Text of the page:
When we begin processing a scan beam, the first thing we do is to check the LML to see if any of its bound pairs start at the bottom of the scan beam. These bounds correspond to local minima and may start a new output polygon or break one into two depending on whether the local minimum starts with a left-right or right-left edge pair. After any new edges from the LML are added to the AEL, we need to check for intersections of edges within a scan beam. These intersections affect the output polygons and are dealt with separately first. Finally, we process the edges on the AEL. Algorithm 184.108.40.206 summarizes this overview of the Vatti algorithm.
To understand the algorithm a little better we look at some more of its details. The interested reader can find a much more thorough discussion with abstract programs and explicit data structures in the document VattiClip on the accompanying CD. The UpdateLMLandSBL procedure in Algorithm 220.127.116.11 finds the bounds of a polygon, adds them to LML, and also updates SBL. Finding a bound involves finding the edges that make them up and initializing their data structure that maintains the information that we need as we go along. For example, we keep track of the x-coor-dinate of their intersection with the bottom of the current scan beam. We call this the x-value of the edge. The edges of the AEL are ordered by these values with ties being broken using their slope. We also record the kind of an edge which refers to whether it belongs to the clip or subject polygon. Two edges are called like edges if they are of the same kind and unlike edges otherwise. The partial polygons that are built and that, in the end, may become the polygons that make up the clipped polygon are called the adjacent polygons of their edges.
Because horizontal edges complicate matters, in order to make dealing with horizontal edges easier, one assumes that the matching left and right bound pairs in the LML list are “normalized”. A normalized left and right bound pair satisfies the following properties:
(1) All consecutive horizontal edges are combined into one so that bounds do not have two horizontal edges in a row.
(2) No left bound has a bottom horizontal edge (any such edges are shifted to the right bound).
(3) No right bound has a top horizontal edge (any such edges are shifted to the left bound).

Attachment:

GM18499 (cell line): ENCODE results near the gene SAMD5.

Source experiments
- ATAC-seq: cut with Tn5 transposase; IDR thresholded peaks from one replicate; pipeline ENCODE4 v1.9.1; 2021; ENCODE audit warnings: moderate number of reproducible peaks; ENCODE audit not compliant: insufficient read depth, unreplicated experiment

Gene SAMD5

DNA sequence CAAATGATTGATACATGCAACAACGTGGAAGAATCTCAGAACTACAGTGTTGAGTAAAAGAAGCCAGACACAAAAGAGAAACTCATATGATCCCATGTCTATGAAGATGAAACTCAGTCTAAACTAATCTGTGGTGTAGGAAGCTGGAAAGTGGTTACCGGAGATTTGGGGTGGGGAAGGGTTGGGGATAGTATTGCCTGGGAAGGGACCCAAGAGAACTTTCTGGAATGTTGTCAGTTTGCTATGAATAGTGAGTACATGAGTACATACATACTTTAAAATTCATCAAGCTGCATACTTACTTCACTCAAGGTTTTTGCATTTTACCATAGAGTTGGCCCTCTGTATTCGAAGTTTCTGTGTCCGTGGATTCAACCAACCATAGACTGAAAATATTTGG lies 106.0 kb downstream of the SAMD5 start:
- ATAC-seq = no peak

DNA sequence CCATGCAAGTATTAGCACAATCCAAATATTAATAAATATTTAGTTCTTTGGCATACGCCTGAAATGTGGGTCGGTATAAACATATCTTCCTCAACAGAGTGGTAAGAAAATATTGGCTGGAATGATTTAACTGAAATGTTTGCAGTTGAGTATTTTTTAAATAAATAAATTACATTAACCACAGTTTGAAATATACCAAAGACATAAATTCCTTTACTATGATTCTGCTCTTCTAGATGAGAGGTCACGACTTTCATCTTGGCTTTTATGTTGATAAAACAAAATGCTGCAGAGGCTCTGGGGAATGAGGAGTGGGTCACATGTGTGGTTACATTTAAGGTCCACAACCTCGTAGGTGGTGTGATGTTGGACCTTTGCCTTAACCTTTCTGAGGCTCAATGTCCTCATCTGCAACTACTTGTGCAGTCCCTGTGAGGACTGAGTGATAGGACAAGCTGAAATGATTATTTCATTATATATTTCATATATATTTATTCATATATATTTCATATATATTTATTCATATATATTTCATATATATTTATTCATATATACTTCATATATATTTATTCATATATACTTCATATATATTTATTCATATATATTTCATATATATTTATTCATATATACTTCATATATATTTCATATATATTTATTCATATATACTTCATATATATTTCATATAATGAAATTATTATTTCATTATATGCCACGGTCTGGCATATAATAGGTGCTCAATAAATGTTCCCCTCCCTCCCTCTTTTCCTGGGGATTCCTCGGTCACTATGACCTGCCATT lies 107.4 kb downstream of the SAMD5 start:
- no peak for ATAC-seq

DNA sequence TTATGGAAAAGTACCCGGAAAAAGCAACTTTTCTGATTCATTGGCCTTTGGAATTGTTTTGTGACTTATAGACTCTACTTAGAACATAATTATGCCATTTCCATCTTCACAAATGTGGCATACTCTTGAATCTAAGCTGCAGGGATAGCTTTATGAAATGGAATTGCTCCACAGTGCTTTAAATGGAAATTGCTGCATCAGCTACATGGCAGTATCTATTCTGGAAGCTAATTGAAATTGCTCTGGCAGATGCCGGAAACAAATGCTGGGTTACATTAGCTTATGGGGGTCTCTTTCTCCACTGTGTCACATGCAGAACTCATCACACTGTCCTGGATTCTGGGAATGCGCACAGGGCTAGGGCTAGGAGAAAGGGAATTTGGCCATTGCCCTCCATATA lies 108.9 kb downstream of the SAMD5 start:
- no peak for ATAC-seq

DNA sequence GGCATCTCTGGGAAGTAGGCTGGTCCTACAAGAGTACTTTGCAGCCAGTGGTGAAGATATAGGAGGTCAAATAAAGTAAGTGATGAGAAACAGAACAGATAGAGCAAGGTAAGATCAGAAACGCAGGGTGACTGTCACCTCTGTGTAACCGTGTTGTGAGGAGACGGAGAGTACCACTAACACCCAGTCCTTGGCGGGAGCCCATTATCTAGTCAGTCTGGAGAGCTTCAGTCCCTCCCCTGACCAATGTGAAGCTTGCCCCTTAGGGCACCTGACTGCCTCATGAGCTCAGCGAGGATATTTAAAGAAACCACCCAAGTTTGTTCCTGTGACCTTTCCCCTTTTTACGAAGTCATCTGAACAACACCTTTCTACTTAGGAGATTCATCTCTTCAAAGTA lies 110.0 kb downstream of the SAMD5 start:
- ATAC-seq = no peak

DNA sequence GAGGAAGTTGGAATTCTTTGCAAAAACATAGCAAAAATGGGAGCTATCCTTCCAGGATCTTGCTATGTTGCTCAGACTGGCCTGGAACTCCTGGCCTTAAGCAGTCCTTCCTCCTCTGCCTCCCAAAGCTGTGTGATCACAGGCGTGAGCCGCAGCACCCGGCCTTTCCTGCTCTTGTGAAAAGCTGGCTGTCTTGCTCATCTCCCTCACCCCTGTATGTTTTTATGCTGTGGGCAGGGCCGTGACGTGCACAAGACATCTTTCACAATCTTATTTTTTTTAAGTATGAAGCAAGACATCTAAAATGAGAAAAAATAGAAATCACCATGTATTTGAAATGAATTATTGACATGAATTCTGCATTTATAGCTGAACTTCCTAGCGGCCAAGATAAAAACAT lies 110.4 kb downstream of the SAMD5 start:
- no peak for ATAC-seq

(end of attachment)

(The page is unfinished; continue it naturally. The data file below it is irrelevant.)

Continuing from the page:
Algorithm 18.104.22.168. The Vatti polygon-clipping algorithm.
We introduce some more terminology. Some edges and vertices that one encounters or creates for the output polygons will belong to the bounds of the clipped polygon, others will not. Let us call a vertex or an edge a contributing or noncontributing vertex or edge depending on whether or not it belongs to the output polygons. With regard to vertices, if a vertex is not a local minimum or maximum, then it will be called a left or right intermediate vertex depending on whether it belongs to a left or right bound, respectively. Because the overall algorithm proceeds by taking the appropriate action based on the vertices that are encountered, we shall see that it therefore basically reduces to a careful analysis of the following three cases:
(1) The vertex is a local minimum.
(2) The vertex is a left or right intermediate vertex.
(3) The vertex is a local maximum.
Local minima are encountered when elements on the LML become active. Intermediate vertices and local maxima are encountered when scanning the AEL. Intersections of edges also give rise to these three cases.
Returning to Algorithm 22.214.171.124, the first thing that happens in the main loop is to check for new bound pairs that start at the bottom of the current scan beams. If any such pairs exist, then we have a case of two bounds starting at a vertex p that is a local minimum. We add their first nonhorizontal edges to the AEL and the top y-values of these to the SBL. The edges are flagged as being a left or right edge. We determine if the edges are contributing by a parity test and flag them accordingly. An edge of the subject polygon is contributing if there are an odd number of edges from the clip polygon to its left in the AEL. Similarly, an edge of the clip polygon is contributing if there are an odd number of edges from the subject polygon to its left in the AEL. If the vertex is contributing, then we create a new partial polygon P[p] and associate this polygon to both edges. Note that to determine whether or not an edge is contributing or noncontributing we actually have to look at the geometry only for the first nonhorizontal edge of each bound. The bound’s other edges will be of the same type as that one.
The central task of the main loop in the Vatti algorithm is to process the edges on the AEL. If edges intersect, we shall have to do some preprocessing (procedure ProcessIntersections), but right now let us skip that and describe the actual processing, namely, procedure ProcessEdgesInAEL. Because horizontal edges cause substantial complications, we separate the discussion into two cases. We shall discuss the case where there are no horizontal edges first.
If an edge does not end at the top of the current scan beam, then we simply update its x-value to the x-coordinate of the intersection of the edge with the scan line at the top of the scan beam. If an edge does end at the top of the scan beam, then the action we take is determined by the type of the top end vertex p. The vertex can either be an intermediate vertex or a local maximum.